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runtime: sysMemStat overflow on openbsd-mips64-jsing #52682

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mknyszek opened this issue May 3, 2022 · 11 comments
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runtime: sysMemStat overflow on openbsd-mips64-jsing #52682

mknyszek opened this issue May 3, 2022 · 11 comments
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arch-mips help wanted NeedsInvestigation OS-OpenBSD
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@mknyszek
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@mknyszek mknyszek commented May 3, 2022

Example failure: https://build.golang.org/log/94e9c9c820d29aa509ffe49c14cb5c8784954f99

This started happening as of the SetMemoryLimit CLs. Notably, linux-mips64le looks OK.

@mknyszek mknyszek added NeedsInvestigation release-blocker Soon labels May 3, 2022
@mknyszek mknyszek added this to the Go1.19 milestone May 3, 2022
@mknyszek mknyszek self-assigned this May 3, 2022
@bcmills
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@bcmills bcmills commented May 3, 2022

@mengzhuo
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@mengzhuo mengzhuo commented May 5, 2022

Bisect shows https://go-review.googlesource.com/c/go/+/399474 is the bad commit

@mknyszek
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@mknyszek mknyszek commented May 5, 2022

The overflow is real: the scavenger tries to subtract 16 KiB from heapFree when it's zero, hence the overflow.

Looking at this, it either doesn't seem possible, or something horribly wrong is happening.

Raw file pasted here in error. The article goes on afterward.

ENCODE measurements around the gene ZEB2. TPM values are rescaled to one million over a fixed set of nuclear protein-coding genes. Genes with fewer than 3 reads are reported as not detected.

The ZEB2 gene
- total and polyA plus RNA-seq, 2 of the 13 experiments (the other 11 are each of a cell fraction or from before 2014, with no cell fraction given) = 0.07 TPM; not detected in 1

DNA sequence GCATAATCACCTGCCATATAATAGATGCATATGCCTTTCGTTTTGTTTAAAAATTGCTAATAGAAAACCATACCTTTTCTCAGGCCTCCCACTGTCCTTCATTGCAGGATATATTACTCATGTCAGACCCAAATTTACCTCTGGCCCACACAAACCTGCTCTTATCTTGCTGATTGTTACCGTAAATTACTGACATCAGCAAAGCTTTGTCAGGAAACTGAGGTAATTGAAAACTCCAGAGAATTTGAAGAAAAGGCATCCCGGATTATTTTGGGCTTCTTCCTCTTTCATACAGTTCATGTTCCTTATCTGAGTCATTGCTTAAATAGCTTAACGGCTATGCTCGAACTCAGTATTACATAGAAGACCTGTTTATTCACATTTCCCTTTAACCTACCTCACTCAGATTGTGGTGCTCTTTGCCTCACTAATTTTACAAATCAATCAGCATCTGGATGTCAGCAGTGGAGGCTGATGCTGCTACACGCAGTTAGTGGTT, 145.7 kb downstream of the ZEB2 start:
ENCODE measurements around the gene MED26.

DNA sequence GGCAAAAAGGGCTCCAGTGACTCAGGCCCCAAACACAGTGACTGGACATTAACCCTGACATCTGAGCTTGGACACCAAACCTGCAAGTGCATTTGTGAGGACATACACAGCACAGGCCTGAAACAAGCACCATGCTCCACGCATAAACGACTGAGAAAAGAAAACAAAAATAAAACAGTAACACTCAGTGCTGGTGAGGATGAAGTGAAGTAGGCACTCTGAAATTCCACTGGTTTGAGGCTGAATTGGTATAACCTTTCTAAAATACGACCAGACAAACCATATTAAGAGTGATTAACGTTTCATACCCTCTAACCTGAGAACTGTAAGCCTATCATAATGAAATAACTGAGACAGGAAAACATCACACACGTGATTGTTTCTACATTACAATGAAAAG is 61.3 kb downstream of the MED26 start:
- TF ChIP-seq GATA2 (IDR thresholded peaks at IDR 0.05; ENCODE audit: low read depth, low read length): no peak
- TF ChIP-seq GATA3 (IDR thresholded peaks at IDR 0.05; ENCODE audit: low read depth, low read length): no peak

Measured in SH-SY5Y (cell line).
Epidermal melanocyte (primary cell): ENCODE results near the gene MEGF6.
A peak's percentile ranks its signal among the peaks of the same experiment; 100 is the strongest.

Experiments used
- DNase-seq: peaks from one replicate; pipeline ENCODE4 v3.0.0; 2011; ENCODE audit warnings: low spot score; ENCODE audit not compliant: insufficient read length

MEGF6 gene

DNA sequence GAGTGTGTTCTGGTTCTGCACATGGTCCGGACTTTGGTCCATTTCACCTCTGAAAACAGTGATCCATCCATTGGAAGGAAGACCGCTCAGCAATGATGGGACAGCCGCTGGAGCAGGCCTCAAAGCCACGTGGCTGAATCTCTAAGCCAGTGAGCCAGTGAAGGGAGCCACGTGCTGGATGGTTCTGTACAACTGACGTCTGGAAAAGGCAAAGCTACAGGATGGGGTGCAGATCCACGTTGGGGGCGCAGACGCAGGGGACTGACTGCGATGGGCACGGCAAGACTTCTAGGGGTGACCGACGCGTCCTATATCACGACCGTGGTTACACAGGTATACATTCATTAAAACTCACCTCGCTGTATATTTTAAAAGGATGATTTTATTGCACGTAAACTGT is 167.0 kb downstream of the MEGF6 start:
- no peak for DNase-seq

heapFree is increased atomically before the pages are made available in the page heap, under a lock. The scavenger is unable to notice that any of those pages are available before that happens, because it grabs that same lock to check for those pages. Only after it finds the free pages, and scavenges them, does it actually decrease heapFree.

What could be happening is an allocation comes in and concurrently grabs those pages with the scavenger, decreasing heapFree twice. Again, this is protected by a lock, so it should be impossible, but if that's the case, that's really bad, because you can end up with spurious zeroing of memory.

What changed in https://go-review.googlesource.com/c/go/+/399474 is that there's a lock-free way of determining which 4 MiB chunks of memory have free pages. The thing is, that index is only updated with the lock held. And even if the scavenger notices that there could be pages in some 4 MiB chunk, it again always grabs the lock to check for certain and acquire those pages before doing anything.

@mknyszek
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@mknyszek mknyszek commented May 5, 2022

I will note that the other mips64 builders appear to be fine, at least when it comes to this issue. I have no idea how being on OpenBSD specifically causes this to happen.

@mknyszek
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@mknyszek mknyszek commented May 5, 2022

I've reassigned this to @4a6f656c. I don't have the time at this moment to look into this, and it's low priority for me because it's a second class port. I'm willing to take a look later, but I can't make any promises on when.

@bcmills bcmills removed release-blocker Soon labels May 5, 2022
@cherrymui